Monday, May 9, 2016

U.S. National Monuments worth visiting

The U.S. National Park Service celebrates its centennial in 2016, and there is much  publicity surrounding the  best known of our national treasures. While people are familiar with many of the 59 parks that NPS is charged with protecting and preserving, they may not realize that 112 official monuments also come under the auspices of NPS.
The monuments are all different, but each has a significant place in our country’s historic or scenic landscapes. In this post, I’m commemorating the centennial by highlighting a couple of my favorites.

The gigantic faces of Presidents Washington, Jefferson,
Teddy Roosevelt, and Lincoln greet visitors at Mount Rushmore.
Mount Rushmore National Memorial is an enormous sculpture carved into the granite face of Mount Rushmore in South Dakota. Nearly three million people visit each year. I visited there in July 2015 and marveled at the majestic presidential faces and the importance of each man in America’s history.
The Lincoln Memorial in
Washington D.C. shows a stoic
President who faced many challenges.
The Lincoln Memorial was built to honor the 16th President, Abraham Lincoln. Located on the National Mall in Washington D.C., the marble statue immortalized the president who preserved the country during the Civil War and became known as the Great Emancipator.

The Navajo National Monument, located on the Navajo Reservation in northern Arizona, preserves three intact cliff dwellings of the ancestral tribe called Anasazi. It honors the resourcefulness of our country’s early inhabitants, who learned to use what was available in nature to their benefit.
View from the rim of Cedar Breaks
in Utah
Cedar Breaks is a national amphitheater canyon with incredible rock formations similar to the hoodoos in Bryce Canyon National Park in Utah. The canyon stretches over three miles and is more than 2,000 feet deep with a hiking trail on the rim that provides exceptional views.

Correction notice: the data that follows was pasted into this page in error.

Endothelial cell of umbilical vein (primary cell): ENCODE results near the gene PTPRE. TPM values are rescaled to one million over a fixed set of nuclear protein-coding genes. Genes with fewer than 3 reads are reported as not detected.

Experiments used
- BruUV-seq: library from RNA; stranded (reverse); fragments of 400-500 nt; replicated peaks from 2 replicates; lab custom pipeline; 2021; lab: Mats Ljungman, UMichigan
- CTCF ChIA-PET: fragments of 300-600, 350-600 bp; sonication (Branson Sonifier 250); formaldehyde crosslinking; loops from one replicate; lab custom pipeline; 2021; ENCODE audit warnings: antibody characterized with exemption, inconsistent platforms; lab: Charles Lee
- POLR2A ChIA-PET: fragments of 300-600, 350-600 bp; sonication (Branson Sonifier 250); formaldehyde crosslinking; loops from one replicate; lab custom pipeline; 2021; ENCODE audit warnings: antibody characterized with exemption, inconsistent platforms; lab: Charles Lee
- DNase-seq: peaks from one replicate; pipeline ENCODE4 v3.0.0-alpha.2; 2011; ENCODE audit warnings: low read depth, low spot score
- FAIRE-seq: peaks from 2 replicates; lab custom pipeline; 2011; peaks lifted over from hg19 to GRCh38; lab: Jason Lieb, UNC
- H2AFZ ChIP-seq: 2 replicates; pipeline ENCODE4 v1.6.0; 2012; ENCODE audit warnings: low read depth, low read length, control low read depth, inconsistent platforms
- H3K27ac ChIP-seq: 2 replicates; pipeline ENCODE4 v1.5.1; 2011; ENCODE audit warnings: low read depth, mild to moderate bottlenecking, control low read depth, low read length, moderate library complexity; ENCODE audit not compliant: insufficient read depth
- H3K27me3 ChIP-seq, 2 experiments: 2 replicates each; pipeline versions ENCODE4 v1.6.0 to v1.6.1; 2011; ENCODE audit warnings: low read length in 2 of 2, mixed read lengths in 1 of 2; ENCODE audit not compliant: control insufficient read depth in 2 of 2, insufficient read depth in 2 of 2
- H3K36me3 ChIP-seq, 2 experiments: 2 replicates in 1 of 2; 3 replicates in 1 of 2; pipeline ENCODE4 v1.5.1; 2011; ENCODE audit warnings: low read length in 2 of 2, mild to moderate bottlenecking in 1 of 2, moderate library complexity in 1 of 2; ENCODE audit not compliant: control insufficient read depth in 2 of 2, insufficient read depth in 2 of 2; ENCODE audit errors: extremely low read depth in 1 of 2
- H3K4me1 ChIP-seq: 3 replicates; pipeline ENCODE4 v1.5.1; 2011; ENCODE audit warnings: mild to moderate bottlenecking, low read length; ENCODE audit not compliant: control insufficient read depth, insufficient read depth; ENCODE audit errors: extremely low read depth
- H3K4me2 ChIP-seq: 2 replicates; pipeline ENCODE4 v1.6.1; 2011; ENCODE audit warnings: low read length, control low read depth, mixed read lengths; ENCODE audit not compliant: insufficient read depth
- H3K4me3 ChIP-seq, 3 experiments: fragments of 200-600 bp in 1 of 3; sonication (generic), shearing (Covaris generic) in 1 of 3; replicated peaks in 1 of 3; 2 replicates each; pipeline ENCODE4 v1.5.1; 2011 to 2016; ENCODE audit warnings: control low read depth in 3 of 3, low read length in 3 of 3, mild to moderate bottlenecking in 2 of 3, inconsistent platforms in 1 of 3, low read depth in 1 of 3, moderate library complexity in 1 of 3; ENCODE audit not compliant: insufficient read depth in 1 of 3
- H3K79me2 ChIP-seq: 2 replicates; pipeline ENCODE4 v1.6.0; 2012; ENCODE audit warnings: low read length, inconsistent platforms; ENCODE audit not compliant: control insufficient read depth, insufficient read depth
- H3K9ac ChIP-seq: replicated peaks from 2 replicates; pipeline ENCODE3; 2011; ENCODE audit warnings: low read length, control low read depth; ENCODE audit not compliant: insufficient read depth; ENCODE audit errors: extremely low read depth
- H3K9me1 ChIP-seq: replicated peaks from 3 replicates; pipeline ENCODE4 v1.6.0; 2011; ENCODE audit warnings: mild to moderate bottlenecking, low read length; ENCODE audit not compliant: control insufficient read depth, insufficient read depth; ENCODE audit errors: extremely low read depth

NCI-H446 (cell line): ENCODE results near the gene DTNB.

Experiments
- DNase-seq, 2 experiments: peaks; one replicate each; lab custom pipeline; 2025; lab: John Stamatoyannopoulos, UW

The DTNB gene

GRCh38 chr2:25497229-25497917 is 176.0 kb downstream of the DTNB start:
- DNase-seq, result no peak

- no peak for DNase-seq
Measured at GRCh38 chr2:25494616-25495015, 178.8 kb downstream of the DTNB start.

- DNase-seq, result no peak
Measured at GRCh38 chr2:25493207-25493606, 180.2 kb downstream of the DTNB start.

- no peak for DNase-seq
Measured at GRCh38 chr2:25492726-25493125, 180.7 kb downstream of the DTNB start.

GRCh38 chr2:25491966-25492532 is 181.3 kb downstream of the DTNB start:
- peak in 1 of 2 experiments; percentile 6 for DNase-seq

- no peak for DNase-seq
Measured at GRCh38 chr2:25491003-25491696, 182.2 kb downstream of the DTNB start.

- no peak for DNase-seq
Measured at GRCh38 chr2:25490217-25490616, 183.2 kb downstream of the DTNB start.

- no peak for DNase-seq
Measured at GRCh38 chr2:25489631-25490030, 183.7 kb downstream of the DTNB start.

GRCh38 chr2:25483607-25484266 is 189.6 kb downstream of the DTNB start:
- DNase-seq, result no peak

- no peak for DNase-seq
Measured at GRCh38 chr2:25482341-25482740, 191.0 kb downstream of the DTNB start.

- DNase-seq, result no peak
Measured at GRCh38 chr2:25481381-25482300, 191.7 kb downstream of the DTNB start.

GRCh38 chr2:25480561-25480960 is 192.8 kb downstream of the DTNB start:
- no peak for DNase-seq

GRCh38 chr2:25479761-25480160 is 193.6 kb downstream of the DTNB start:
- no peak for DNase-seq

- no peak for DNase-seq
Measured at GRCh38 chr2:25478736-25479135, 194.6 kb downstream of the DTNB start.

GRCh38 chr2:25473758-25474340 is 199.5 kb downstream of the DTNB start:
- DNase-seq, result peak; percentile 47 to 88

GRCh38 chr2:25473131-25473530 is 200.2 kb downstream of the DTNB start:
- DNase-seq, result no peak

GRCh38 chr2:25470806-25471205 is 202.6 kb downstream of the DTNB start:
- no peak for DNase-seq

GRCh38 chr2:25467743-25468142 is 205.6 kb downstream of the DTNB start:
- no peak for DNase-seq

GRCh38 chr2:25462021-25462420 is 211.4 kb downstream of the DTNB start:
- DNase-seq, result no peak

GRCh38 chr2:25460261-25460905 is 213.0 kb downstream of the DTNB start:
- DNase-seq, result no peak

Grand Staircase-Escalante isn’t a single monument but almost two million acres of notable paleontological finds and stunning geology. The monument consists of the Grand Staircase, the Kaiparowits Plateau, and the Canyons of the Escalante—some of the most beautiful red rock landscapes in the nation and a stunning prelude to several national parks in Utah.
Driving in Grand Staircase-Escalante is a scenic journey
amid gloriously red cliffs
Mount St. Helens, located 96 miles south of Seattle, Washington in the Pacific Ring of Fire, is the most active volcano in the Cascade Range. Its most recent series of eruptions began in 1980 when a landslide and powerful explosive eruption created a large crater. It ended six years later after more than a dozen extrusions of lava built a dome.

You can drive along the rim of Colorado National Monument,
one of the grandest landscapes in the West.
Colorado National Monument is a gorgeous park near Grand Junction, Colorado. Spectacular canyons cut deep into sandstone formations in this area of desert land high on the Colorado Plateau. The park hosts a wide range of wildlife, and visitors can participate in hiking, horseback riding, road bicycling, and scenic drives. There are magnificent views from trails and the Rim Rock Drive, which winds along the plateau.
Waco Mammoth National Monument is among the newest, established July 2015 to protect a wooded site near the Bosque River on the north side of Waco,Texas where the remains of 24 Columbian mammoths were discovered in 1978. A short walk from the visitor center leads to the original fossil location where specimens from this mammoth nursery can still be seen.
See mammoth bones at this new national monument in Waco, Texas.
Photo by National Park Service
As you can see, even though these sites are called monuments, there’s often more than just one component, and many are just as beautiful and awe-inspiring as national parks. So what is the difference?

According to the National Parks blog: “The main difference is that National Parks are created through acts of Congress and must be large enough for broad use by the public. National Parks should have inspirational, educational and recreational value. National Monuments, on the other hand, are made through declarations from the President and have historic, prehistoric, or scientific interest.”

If you have a national park pass, it is good at any of the lands that NPS manages.
Photos by Larry and Beverly Burmeier


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